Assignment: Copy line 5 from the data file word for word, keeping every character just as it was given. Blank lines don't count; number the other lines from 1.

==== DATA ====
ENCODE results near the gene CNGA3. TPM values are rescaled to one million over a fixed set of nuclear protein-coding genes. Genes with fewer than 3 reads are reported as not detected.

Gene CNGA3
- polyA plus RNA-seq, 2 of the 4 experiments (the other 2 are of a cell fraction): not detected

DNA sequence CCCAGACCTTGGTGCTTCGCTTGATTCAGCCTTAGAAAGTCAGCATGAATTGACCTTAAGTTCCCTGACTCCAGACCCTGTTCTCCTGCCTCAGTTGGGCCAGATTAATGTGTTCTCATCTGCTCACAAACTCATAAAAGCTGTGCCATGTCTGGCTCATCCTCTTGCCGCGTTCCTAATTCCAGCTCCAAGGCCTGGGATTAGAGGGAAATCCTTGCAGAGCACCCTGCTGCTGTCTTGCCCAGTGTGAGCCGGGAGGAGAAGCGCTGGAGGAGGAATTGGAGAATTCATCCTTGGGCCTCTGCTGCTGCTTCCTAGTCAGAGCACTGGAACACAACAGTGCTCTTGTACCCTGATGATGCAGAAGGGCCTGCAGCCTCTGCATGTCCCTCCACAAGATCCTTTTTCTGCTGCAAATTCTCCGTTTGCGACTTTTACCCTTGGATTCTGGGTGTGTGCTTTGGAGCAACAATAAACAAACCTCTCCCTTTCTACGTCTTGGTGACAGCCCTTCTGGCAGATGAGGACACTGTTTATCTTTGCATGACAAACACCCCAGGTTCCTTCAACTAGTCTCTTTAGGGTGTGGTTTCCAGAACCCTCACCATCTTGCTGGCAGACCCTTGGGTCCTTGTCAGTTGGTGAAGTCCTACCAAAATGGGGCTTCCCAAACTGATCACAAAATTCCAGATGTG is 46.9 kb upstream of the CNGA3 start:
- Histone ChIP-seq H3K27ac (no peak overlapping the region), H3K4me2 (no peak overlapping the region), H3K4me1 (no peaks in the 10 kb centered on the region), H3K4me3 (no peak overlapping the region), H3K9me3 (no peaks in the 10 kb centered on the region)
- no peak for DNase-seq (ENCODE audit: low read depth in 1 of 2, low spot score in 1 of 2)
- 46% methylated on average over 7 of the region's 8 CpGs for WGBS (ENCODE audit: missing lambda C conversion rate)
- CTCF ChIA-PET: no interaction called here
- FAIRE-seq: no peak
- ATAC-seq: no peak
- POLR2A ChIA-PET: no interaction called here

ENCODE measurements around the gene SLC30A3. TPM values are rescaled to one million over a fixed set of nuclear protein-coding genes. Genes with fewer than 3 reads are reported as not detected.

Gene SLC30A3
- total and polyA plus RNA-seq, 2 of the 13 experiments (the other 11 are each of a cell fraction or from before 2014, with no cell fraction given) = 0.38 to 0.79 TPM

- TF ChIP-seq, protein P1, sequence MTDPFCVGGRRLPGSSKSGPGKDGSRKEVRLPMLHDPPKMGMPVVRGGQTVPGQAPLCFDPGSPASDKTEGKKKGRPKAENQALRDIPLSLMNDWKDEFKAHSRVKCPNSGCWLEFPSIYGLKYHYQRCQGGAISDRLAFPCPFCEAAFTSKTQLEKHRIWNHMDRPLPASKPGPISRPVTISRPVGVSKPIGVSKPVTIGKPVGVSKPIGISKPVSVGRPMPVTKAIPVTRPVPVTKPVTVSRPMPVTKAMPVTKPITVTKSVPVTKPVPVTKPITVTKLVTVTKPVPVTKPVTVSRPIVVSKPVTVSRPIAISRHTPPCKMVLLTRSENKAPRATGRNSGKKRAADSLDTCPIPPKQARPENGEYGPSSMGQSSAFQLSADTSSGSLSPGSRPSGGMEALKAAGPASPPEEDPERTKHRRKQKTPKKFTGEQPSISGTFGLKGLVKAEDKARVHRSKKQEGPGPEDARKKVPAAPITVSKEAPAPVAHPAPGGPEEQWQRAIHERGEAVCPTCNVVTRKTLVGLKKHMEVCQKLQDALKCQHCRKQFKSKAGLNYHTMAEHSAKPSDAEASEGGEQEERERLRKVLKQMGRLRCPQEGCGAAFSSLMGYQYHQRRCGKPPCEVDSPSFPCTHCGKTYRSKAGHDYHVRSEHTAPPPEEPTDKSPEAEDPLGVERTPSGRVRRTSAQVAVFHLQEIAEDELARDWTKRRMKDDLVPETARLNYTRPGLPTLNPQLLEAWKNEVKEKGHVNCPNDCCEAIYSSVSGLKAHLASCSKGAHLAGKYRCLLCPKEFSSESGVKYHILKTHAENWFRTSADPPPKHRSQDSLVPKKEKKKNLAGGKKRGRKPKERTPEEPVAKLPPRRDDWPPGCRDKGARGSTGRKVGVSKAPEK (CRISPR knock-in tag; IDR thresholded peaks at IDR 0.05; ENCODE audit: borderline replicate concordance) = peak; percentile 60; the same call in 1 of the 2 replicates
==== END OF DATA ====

- Histone ChIP-seq H3K27ac (no peak overlapping the region), H3K4me2 (no peak overlapping the region), H3K4me1 (no peaks in the 10 kb centered on the region), H3K4me3 (no peak overlapping the region), H3K9me3 (no peaks in the 10 kb centered on the region)